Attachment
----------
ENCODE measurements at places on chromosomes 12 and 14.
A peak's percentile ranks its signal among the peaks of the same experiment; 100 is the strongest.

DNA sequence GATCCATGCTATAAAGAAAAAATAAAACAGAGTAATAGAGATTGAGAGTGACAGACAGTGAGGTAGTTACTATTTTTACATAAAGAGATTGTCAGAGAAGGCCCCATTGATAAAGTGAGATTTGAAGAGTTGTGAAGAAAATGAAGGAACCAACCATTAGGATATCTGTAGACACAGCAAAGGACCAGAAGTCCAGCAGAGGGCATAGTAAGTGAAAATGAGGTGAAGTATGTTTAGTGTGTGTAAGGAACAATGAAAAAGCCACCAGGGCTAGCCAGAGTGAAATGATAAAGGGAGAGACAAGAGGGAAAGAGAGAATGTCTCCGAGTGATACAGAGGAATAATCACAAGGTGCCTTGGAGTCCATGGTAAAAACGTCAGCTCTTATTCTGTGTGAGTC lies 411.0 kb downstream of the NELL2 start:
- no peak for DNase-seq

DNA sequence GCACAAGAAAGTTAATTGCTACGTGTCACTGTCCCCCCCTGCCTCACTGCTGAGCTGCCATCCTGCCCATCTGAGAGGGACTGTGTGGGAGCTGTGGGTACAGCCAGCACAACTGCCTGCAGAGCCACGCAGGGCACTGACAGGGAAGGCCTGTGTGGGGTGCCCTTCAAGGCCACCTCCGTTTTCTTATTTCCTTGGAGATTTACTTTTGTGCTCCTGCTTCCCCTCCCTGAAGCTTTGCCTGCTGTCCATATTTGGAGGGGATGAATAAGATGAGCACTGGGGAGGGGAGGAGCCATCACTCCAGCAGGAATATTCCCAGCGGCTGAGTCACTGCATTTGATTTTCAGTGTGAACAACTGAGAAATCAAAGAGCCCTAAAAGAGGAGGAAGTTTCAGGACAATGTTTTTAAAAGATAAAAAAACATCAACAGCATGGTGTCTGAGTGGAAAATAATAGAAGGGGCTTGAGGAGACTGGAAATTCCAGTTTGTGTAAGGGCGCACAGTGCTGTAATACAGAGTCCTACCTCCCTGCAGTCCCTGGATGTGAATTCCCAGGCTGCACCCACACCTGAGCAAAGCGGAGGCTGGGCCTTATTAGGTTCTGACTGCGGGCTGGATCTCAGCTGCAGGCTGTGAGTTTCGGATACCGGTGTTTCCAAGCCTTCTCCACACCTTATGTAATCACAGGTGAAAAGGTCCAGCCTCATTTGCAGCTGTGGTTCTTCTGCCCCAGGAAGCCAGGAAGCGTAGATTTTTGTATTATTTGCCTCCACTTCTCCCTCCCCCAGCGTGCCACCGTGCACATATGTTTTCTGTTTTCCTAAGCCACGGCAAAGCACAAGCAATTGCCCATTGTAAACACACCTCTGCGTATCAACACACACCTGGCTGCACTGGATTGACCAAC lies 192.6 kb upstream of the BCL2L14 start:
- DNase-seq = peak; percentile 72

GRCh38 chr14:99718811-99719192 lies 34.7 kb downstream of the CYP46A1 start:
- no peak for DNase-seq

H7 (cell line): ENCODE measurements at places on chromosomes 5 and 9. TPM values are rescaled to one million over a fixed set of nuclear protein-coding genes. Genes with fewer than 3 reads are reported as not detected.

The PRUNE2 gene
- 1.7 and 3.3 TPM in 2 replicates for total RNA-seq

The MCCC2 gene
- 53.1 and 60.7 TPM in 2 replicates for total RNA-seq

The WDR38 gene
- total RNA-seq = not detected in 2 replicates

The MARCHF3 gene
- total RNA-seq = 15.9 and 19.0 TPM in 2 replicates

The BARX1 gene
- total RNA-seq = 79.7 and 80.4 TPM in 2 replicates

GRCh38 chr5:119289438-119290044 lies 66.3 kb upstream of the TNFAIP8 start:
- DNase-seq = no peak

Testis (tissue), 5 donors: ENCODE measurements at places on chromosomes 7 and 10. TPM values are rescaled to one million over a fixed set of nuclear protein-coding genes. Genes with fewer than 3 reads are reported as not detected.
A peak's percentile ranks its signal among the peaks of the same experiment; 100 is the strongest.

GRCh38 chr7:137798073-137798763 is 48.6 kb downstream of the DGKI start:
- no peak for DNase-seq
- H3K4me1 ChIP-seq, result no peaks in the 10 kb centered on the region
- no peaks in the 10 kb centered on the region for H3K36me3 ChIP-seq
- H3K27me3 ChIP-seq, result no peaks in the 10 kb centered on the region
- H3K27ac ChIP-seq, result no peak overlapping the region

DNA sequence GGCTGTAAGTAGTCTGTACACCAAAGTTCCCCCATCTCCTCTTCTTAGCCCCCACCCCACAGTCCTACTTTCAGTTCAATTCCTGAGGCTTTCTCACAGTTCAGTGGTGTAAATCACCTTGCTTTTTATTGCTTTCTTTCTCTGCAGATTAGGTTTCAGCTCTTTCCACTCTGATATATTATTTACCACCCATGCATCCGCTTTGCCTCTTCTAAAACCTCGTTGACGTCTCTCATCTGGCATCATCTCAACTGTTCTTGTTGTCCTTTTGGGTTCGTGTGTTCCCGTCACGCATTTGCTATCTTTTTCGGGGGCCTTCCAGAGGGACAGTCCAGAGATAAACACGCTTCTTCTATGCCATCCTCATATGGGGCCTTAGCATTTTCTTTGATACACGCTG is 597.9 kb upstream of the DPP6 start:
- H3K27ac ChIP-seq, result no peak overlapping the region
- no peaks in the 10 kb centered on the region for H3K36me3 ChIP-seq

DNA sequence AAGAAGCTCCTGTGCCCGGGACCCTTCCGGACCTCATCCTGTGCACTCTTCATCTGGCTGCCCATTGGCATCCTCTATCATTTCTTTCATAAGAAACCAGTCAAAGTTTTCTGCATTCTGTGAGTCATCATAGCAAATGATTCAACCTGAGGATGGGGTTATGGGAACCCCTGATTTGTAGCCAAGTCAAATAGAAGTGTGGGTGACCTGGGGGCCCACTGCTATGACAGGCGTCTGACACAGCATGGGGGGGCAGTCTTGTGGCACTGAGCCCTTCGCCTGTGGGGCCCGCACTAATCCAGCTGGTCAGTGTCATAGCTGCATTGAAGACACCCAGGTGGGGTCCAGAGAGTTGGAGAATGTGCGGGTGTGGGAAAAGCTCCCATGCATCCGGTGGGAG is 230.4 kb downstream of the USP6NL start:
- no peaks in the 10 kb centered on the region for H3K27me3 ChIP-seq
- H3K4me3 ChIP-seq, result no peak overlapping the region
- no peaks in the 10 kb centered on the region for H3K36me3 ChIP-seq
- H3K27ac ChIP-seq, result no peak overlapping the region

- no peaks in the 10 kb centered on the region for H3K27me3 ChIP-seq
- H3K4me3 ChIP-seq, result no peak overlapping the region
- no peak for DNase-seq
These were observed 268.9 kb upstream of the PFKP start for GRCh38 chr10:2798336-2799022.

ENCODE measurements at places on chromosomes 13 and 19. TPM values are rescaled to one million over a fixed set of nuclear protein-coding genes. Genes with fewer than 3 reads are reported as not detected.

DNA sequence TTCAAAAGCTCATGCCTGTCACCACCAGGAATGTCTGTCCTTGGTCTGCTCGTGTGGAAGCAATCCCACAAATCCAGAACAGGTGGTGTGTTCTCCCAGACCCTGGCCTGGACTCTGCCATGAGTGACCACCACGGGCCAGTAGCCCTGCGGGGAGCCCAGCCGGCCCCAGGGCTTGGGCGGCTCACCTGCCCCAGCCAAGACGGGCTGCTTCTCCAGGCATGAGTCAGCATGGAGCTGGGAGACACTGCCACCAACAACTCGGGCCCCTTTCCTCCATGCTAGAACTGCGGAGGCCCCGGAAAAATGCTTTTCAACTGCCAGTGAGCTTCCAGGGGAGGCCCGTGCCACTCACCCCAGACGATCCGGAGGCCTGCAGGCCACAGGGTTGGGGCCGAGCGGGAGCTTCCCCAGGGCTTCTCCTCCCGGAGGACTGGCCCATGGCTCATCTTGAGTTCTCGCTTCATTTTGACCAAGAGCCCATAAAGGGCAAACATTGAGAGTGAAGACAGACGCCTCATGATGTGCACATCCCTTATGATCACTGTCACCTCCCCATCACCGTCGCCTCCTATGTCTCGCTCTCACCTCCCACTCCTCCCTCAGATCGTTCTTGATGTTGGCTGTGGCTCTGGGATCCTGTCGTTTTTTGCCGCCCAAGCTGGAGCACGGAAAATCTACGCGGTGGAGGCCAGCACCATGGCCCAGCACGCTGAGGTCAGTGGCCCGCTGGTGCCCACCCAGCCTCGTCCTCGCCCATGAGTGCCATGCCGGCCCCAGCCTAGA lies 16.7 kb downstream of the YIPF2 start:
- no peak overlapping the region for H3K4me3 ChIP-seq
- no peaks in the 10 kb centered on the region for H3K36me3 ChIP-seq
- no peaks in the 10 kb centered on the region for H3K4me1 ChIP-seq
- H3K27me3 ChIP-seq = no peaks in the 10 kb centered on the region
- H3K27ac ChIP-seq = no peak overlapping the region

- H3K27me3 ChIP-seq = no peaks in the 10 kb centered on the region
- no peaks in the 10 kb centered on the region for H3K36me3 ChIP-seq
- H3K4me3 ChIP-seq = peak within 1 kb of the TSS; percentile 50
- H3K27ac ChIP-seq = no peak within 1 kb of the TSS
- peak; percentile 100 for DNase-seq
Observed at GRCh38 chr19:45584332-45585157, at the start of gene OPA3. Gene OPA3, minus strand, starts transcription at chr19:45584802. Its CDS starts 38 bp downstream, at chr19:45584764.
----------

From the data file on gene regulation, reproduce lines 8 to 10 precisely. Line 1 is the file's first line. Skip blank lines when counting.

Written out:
- no peak for DNase-seq

H7 (cell line): ENCODE measurements at places on chromosomes 5 and 9. TPM values are rescaled to one million over a fixed set of nuclear protein-coding genes. Genes with fewer than 3 reads are reported as not detected.

The PRUNE2 gene